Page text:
Passive euthanasia: Supreme court removes red tape, sets 48-hour timeframe

Earlier, passive euthanasia was a three-tier process and cumbersome for all involved

By Taran Deol
Published: Wednesday 25 January 2023
Passive euthanasia: SC removes red tape, sets 48-hour timeframe
Photo: iStock Photo: iStock

Strengthening the right to die with dignity, the Supreme Court of India simplified the rules on passive euthanasia in cases of terminal illness by removing red tape and constituting a time-bound process.

The move, hailed by medical professionals as necessary, was preceded by a judgement in 2018 by a Constitution bench headed by justice KM Joseph. It recognised the right to die with dignity, noting that a person can draft a living will, detailing how they don’t wish to be put on life support in the event they slip into an incurable coma. 

The five-judge bench included Chief Justice of India DY Chandrachud, who, in a separate judgement, argued: 

Dignity in the process of dying is as much a part of the right to life under Article 21. To deprive an individual of dignity towards the end of life is to deprive the individual of a meaningful existence.

Earlier, passive euthanasia was a three-tier process and cumbersome for all involved. Once the treating physician had confirmed that nothing more can be done to save the patient, a primary board was constituted by the hospital which gave its review. Then, a review board was put together by the collector, followed by approval or rejection from the district magistrate after verifying the facts. 

Doctors have repeatedly argued that beyond the first step, patients and their families tend to hit a wall, news website Scroll reported.

The process is too legalised. There is no human touch. Such a procedure does not exist anywhere in the world. Can you expect a family to go to court when their loved one is in the intensive care unit?” Dr Raj Mani, a Delhi-based intensivist who is also a member of Indian Society of Critical Care Medicine, was quoted as saying by Scroll

Since the 2018 judgement, there has not been a single case of euthanasia, even though there are provisions for it. 

Key changes have been introduced on five fronts. According to the 2018 judgement, only a judicial magistrate could attest or countersign a living will, which would remain with the district court.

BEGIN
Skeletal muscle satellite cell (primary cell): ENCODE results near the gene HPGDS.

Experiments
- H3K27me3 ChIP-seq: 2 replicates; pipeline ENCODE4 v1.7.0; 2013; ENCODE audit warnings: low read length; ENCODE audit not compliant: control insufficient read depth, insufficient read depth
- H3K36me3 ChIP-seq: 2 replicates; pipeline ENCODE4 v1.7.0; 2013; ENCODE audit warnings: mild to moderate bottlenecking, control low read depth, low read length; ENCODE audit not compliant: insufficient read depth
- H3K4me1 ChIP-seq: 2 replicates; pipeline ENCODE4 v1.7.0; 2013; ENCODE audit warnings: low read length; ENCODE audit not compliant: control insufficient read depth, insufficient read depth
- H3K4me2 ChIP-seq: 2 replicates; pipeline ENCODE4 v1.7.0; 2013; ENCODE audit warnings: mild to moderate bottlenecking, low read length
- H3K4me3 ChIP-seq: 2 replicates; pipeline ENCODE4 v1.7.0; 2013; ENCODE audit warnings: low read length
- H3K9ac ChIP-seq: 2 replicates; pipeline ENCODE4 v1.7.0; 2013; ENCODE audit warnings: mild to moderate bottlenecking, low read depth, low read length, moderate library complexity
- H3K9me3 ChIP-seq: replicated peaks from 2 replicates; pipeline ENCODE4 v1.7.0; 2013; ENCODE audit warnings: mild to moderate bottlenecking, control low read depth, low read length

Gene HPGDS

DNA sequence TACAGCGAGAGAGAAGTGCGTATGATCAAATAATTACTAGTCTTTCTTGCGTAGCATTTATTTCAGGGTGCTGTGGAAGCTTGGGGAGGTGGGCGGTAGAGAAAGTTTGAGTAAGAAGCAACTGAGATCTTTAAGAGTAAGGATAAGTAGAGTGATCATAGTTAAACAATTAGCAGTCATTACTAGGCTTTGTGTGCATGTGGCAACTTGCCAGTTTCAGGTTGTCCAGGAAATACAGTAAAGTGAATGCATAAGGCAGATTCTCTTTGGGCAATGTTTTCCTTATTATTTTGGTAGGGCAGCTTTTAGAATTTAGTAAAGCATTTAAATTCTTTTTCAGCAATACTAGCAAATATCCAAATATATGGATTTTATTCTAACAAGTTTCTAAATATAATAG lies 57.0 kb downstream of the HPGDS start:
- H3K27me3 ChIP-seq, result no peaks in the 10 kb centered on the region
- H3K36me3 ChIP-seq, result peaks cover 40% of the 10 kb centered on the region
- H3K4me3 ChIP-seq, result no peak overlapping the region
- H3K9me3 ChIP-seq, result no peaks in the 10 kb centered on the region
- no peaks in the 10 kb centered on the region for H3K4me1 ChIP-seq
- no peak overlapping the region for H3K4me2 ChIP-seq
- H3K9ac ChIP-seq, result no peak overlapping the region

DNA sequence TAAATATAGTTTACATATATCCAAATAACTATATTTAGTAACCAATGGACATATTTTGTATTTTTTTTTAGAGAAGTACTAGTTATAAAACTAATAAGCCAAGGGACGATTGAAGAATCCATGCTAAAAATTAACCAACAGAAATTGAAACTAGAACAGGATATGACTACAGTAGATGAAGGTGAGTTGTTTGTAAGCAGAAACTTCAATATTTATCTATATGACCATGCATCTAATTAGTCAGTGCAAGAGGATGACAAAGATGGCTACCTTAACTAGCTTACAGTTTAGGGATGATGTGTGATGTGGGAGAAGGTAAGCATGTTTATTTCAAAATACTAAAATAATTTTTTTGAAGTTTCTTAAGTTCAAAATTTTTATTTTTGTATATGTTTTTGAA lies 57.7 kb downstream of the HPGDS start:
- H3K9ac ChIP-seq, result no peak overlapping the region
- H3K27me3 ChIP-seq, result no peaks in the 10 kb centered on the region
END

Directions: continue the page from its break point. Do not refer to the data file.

In the apex court’s new judgement, this power has been given to a notary or a gazetted officer and the document will now be in the national health records accessible by hospitals. 

Requirements of what constitutes the primary board has been changed from at least four experts from general medicine, cardiology, neurology, nephrology, psychiatry or oncology with an overall 20 years of experience to three experts including the treating physician and two doctors with specialties and five years of experience. 

The 2018 judgement made no mention of any stipulated time within which a decision had to be made. Now, a secondary board must immediately be constituted by the hospital and the primary / secondary board must arrive at a decision within 48 hours on withdrawal of further treatment. Also, both boards will now be constituted by the hospital itself, removing the role of the collector.

Dr Sanjay Nagral, a Mumbai-based surgeon, wrote in his Twitter analysis that “our discomfort with what is in (the) realm of ethical humane practice was lobbed to courts. The Supreme Court has put (the) onus on hospitals.”

Simplifying the process of seeking passive euthanasia is necessary, especially for those running out of money to keep up with providing care, he added. “Will hospitals actually take on what the SC has offered? Few may, but (it is) likely to be ignored.” 

The onus will be on the family to push for withdrawing futile care, the surgeon said. “If there was no case of passive euthanasia after the previous judgement it’s because the old opaque way suits the system,” he said, hoping for change.

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